Later studies identified individuals with CASK mutations who had various combinations of milder intellectual disability, microcephaly, congenital nystagmus, and dysmorphic facial features. Some individuals had nonsyndromic intellectual disability. Carrier females were variably affected, with some phenotypically normal.
An Italian family was identified in which a CASK mutation caused a form of FG syndrome (FG syndrome-4). Affected males displayed severe intellectual disability, aggressive and hyperactive behavior, macrocephaly, dysmorphic features, deafness, and severe constipation. Carrier females had mild intellectual disability and mild dysmorphic features.
In a study of 358 probable XLID families, four male probands were found to have CASK mutations. In a study of 45 probands with intellectual disability and either nystagmus or microcephaly, two individuals were found to have CASK mutation; both had nystagmus and intellectual disability.
The CASK gene codes for the calcium/calmodulin-dependent serine protein kinase. The CASK protein interacts with multiple other proteins and is thought to be involved in synaptic interaction, protein trafficking, and regulation of neural development.
For patients with suspected CASK-Related XLID, sequence analysis is recommended as the first step in mutation identification. For patients in whom mutations are not identified by full gene sequencing, deletion/duplication analysis is appropriate.
- OMIM #300749: Mental Retardation and Microcephaly with Pontine and Cerebellar Hypoplasia.
- OMIM #300422: FG Syndrome 4; FGS4.
- Hackett, A. et al. CASK mutations are frequent in males and cause X-linked nystagmus and variable XLMR phenotypes. European Journal of Human Genetics 2010; 18:544-552.
- Hsueh, Y. Calcium/calmodulin-dependent serine protein kinase and mental retardation. Annals of Neurology 2009; 66:438-443.
This test is indicated for:
- Confirmation of a clinical diagnosis of CASK-related XLID
- Carrier testing in adult females with a family history of CASK-related XLID
Clinical Sensitivity: Unknown. Mutations in the promoter region, some mutations in the introns and other regulatory element mutations cannot be detected by this analysis. Large deletions will not be detected by this analysis. Results of molecular analysis should be interpreted in the context of the patient's biochemical phenotype.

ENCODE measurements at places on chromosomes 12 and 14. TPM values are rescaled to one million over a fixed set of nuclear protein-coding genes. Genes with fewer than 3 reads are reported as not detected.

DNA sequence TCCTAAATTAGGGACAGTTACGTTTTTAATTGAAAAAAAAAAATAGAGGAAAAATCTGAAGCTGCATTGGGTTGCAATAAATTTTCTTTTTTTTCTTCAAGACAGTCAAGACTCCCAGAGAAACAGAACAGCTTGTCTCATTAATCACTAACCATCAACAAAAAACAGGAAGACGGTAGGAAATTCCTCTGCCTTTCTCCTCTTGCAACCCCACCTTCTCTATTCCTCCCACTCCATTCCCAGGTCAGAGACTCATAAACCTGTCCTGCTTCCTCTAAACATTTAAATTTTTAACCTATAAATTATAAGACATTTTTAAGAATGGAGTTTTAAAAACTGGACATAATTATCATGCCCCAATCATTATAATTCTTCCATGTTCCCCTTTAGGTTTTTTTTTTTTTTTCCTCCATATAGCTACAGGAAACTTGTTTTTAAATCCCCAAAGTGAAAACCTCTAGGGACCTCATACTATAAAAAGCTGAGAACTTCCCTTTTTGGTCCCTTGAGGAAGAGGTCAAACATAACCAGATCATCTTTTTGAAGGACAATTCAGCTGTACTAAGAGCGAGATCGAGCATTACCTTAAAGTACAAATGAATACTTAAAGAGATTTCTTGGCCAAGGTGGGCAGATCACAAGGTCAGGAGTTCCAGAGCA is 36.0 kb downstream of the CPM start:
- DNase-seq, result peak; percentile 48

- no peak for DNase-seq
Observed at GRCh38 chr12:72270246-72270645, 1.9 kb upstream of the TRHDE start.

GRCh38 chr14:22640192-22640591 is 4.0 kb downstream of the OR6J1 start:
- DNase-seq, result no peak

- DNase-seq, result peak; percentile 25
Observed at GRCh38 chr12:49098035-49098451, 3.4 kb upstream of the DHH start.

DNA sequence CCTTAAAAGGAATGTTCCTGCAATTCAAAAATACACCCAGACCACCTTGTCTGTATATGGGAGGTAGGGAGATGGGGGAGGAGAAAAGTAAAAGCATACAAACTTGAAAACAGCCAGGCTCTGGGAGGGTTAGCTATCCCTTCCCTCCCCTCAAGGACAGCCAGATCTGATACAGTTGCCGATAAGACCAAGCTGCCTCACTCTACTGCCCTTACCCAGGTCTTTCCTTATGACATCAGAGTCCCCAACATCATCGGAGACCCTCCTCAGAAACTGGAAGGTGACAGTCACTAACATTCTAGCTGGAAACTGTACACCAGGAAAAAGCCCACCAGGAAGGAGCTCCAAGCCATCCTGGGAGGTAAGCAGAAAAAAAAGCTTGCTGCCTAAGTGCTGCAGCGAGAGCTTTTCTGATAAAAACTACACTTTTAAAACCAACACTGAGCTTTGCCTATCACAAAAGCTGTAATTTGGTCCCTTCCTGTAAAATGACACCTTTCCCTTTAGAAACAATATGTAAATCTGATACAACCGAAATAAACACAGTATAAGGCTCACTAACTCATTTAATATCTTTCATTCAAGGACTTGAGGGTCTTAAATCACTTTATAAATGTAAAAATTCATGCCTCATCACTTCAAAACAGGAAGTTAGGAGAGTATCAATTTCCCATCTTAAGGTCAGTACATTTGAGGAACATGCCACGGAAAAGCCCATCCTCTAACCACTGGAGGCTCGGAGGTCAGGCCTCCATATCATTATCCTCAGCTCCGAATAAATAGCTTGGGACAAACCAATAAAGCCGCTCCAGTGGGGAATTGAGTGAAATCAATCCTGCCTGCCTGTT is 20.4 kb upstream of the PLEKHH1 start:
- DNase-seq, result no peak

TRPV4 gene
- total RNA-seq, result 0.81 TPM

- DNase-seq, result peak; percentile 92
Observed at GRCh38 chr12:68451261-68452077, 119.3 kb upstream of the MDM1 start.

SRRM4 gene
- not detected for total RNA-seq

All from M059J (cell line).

Analytical Sensitivity: ~99%
Submit only 1 of the following specimen types
Preferred specimen type: Whole Blood
Type: Whole Blood
Specimen Requirements:In EDTA (purple top) or ACD (yellow top) tube:
Infants (<2 years): 2-3 ml
Children (>2 years): 3-5 ml
Older Children & Adults: 5-10 ml
Specimen Collection and Shipping: Refrigerate until time of shipment. Ship sample within 5 days of collection at room temperature with overnight delivery.
Specimen Requirements:OrageneTM Saliva Collection kit (available through EGL) used according to manufacturer instructions.
Specimen Collection and Shipping: Store sample at room temperature. Ship sample within 5 days of collection at room temperature with overnight delivery.
Submit copies of diagnostic biochemical test results with the sample, if appropriate. Contact the laboratory if further information is needed.
Sequence analysis is required before deletion/duplication analysis by targeted CGH array. If sequencing is performed outside of Emory Genetics Laboratory, please submit a copy of the sequencing report with the test requisition.
- Deletion/duplication analysis of the CASK gene by CGH array is available for those individuals in whom sequence analysis is negative (VK).
- A next-generation sequence analysis panel of 90+ XLID genes is available.
- A CGH array-based test for deletion/duplication analysis of 90+ XLID genes is available.
- Custom diagnostic mutation analysis (KM) is available to family members if mutations are identified by targeted mutation testing or sequencing analysis.
- Prenatal testing is available to individuals who are confirmed carriers of mutations. Please contact the laboratory genetic counselor to discuss appropriate testing prior to collecting a prenatal specimen.